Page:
Monroe County, Ohio14,642 Woodsfield, OH
Washington County, Ohio61,778 Marietta, OH
Hancock County, WV30,676New Cumberland, WV (also includes part of Weirton)
Brooke County, WV24,069Wellsburg, WV (also includes part of Weirton)
Ohio County, WV44,443Wheeling, WV
Marshall County, WV33,107Moundsville, WV
Wood County, WV86,956Parkersburg, WV
Total: 541,992

As you can see from above table; The entire population of the Ohio River Corridor from the northern counties in Ohio and West Virginia to Marietta, OH/Parkersburg WV is 541,992 spread out over approximately 150 miles of the Ohio River.

Back to the question: “Where will we get employees?” Looking at a demographics map, we can see the major population areas along the Ohio River are:
Aliquippa, PA (close to the Shell Petrochemical Complex)/Pittsburgh, PA
Steubenville, OH/Weirton, West Virginia
Wheeling/Moundsville, West Virginia
Marietta, OH/Parkersburg, WV

Sixty minutes from the Ohio River, Canton, Stark County, OH has a large population but would require completion of US-30 to make this more feasible for employees drive time. In Morgantown, WV we have a tremendous workforce with West Virginia University and no direct access to the Ohio River. “In order to utilize the Monongalia County/Morgantown WV workforce, it is critical that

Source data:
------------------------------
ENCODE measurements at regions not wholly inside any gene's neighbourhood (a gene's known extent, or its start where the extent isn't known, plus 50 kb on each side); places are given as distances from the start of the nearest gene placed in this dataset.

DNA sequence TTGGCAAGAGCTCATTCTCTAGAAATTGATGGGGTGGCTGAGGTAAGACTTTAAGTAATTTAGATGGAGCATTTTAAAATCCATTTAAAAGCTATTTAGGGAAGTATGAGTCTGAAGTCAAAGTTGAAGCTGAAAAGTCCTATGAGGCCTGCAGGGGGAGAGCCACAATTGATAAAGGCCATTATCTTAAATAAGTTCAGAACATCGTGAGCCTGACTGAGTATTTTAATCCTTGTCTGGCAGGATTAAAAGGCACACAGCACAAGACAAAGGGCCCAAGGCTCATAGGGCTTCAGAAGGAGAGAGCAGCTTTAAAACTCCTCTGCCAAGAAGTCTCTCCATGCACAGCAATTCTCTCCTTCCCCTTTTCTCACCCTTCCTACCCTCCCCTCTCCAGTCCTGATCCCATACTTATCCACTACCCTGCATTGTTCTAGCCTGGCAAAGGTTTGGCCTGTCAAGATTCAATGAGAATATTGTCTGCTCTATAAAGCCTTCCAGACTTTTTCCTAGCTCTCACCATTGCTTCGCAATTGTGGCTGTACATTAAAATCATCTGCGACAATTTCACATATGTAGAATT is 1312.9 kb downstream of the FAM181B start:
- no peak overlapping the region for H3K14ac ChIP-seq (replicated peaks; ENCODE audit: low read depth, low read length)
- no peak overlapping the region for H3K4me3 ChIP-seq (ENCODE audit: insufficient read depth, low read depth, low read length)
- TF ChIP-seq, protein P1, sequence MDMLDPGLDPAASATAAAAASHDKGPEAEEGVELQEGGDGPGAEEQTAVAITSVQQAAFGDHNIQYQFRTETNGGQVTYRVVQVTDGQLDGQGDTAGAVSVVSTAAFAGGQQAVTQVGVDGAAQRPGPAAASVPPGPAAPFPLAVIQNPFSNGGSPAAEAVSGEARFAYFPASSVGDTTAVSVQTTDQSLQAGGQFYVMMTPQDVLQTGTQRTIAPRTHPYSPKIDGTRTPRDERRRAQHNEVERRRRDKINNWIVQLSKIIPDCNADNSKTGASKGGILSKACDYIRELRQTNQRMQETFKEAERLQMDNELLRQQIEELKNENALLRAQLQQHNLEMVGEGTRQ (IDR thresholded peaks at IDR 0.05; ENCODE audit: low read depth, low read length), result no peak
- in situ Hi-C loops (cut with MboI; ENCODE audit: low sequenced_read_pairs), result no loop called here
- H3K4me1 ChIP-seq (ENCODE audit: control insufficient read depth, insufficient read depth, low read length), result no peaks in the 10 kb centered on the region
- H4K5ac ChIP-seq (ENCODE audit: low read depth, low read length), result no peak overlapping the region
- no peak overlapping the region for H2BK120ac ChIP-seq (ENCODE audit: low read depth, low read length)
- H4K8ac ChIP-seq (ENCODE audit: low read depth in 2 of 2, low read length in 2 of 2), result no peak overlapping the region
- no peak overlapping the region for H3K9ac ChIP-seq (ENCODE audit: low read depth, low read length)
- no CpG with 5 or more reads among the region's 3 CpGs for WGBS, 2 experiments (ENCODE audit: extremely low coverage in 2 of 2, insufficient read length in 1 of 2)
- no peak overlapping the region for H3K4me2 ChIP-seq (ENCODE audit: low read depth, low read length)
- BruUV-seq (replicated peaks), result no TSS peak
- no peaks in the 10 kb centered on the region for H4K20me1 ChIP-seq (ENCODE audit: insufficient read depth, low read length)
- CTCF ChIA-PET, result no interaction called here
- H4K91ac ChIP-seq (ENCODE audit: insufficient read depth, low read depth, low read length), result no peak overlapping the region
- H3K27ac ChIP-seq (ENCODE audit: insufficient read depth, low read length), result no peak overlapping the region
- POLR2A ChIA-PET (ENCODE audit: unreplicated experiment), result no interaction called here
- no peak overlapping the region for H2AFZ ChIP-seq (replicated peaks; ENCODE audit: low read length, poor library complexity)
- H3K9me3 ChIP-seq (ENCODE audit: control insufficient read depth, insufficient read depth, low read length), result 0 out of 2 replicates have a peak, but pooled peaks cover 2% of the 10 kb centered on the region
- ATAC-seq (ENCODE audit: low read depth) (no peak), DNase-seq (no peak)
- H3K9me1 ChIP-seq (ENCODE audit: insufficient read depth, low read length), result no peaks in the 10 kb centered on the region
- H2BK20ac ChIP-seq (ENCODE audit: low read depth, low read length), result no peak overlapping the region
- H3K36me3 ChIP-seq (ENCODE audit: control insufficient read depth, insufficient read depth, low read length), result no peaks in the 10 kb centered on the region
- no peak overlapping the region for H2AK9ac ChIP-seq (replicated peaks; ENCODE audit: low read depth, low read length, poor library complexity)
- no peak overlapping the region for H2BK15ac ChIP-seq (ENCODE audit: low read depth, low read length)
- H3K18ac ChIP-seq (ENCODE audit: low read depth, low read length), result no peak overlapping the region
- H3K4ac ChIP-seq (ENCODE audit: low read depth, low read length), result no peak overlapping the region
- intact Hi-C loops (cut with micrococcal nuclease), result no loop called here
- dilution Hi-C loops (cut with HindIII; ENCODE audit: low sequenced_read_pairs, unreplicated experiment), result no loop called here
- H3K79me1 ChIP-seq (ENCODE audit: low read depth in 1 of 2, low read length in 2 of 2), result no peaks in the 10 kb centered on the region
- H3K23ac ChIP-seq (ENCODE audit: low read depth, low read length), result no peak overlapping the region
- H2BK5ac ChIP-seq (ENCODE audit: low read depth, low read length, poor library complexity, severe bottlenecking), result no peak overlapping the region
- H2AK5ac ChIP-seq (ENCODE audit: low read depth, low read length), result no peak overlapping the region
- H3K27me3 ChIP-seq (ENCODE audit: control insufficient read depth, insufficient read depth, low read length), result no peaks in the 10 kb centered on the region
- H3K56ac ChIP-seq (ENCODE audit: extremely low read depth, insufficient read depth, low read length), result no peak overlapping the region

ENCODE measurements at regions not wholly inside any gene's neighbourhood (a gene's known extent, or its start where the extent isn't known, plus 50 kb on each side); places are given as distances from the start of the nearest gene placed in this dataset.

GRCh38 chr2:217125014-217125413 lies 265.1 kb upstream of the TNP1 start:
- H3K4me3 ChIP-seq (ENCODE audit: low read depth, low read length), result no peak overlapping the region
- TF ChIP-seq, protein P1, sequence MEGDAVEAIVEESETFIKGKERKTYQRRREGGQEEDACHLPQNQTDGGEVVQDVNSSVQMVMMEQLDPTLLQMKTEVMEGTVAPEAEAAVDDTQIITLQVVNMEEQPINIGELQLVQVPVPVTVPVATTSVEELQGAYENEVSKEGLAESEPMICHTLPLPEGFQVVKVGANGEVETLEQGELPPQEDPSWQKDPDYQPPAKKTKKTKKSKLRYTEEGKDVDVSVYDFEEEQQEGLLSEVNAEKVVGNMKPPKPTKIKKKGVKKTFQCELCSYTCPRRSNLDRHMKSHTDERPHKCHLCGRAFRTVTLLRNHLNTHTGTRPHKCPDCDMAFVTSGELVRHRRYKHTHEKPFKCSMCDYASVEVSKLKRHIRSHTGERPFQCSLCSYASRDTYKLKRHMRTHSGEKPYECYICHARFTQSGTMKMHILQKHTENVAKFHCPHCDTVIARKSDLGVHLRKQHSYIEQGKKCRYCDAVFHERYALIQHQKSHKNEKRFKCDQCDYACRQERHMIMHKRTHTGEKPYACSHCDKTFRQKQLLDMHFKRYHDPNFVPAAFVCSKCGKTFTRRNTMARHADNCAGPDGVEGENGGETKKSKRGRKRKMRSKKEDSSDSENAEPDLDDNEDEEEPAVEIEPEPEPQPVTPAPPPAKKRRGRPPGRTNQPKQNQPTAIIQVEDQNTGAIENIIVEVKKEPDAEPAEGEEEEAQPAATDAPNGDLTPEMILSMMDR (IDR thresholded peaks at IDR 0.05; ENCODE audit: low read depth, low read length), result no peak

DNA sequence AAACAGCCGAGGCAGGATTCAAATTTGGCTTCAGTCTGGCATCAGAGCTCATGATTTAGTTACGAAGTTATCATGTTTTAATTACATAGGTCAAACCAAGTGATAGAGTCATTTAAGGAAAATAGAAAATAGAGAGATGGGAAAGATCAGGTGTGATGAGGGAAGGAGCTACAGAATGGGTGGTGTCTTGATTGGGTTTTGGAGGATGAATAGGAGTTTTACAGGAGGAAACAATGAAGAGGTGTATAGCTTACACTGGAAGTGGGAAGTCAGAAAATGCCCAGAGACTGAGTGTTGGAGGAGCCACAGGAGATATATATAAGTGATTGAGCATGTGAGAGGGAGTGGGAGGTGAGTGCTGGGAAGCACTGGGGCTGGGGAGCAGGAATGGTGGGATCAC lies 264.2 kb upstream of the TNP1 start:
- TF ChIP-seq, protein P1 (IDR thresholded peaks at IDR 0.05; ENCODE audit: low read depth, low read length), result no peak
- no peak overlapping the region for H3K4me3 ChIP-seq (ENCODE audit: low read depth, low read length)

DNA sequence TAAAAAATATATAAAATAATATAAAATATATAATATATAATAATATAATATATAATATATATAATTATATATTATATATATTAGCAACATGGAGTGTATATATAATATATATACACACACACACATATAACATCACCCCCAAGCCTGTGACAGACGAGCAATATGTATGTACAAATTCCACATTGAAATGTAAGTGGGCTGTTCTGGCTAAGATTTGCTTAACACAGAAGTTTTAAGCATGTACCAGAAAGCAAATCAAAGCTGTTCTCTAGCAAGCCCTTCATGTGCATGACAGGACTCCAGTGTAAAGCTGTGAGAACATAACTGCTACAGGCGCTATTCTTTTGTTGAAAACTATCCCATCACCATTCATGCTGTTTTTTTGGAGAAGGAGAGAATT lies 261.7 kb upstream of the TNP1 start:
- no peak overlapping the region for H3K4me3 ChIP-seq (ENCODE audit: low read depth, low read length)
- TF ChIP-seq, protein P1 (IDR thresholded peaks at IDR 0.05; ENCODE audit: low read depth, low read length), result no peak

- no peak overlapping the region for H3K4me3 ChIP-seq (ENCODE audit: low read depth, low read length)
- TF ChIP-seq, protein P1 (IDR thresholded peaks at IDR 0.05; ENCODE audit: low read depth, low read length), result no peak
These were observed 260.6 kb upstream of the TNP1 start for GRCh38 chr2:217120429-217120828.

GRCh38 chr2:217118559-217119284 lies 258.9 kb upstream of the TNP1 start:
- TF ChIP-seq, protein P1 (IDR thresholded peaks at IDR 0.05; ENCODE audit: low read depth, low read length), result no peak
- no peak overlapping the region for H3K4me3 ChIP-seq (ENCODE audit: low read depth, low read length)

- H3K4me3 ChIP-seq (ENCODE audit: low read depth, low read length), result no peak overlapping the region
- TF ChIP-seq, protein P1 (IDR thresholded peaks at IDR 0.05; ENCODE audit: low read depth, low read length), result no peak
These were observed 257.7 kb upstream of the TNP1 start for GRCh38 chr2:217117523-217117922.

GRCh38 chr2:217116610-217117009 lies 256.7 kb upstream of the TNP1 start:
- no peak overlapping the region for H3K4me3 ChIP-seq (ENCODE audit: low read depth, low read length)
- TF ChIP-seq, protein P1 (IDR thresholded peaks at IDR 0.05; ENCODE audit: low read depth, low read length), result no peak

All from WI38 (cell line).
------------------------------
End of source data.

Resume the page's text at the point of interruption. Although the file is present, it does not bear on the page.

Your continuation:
I-68 be completed to connect to the Ohio River” said Custer. Custer is currently working with a delegation from West Virginia and WVU and recently completed his second trip to the White House to discuss how critical this infrastructure is to the development of the Ohio River Corridor.

Beyond just locating the available workforce pool, in order to realize true longterm success, it’s crucial that this bourgeoning industry develop a strategy to attract and engage Millennials, as well as the next generation of workers know as Gen Z (those born between 1996-2010). Statistics show these folks will make up over 75% of the workforce by the year 2030.

So how does the petrochemical industry compete for the attention of these young workers? First and foremost, it must recognize that this demographic has vastly different priorities and values then its’ predecessors. Gone are the days of toiling away for a days’ wages and the promise of a retirement check 40 years down the road. According to recent Forbes research, young workers care about a company culture that promotes work like balance, mental health, social responsibility, and entrepreneurship. These things ranked above salary as motivating factors for the Millennials and Generation Z’s. Progressive companies will recognize these changes and implement aggressive initiatives to engage and retain the up-coming workforce.

We have tremendous potential of new quality jobs along the Ohio River. It is critical that private and public partnerships work together on the infrastructure of the Ohio River Corridor to move not only product, but more importantly people to the area. Let’s get the jobs to the river, rebuild the towns and infrastructure to make these areas a great place to work, shop and raise a family. This will take a conscientious effort by everyone to bring the “Rust Belt” into the age of the “Plastic Belt”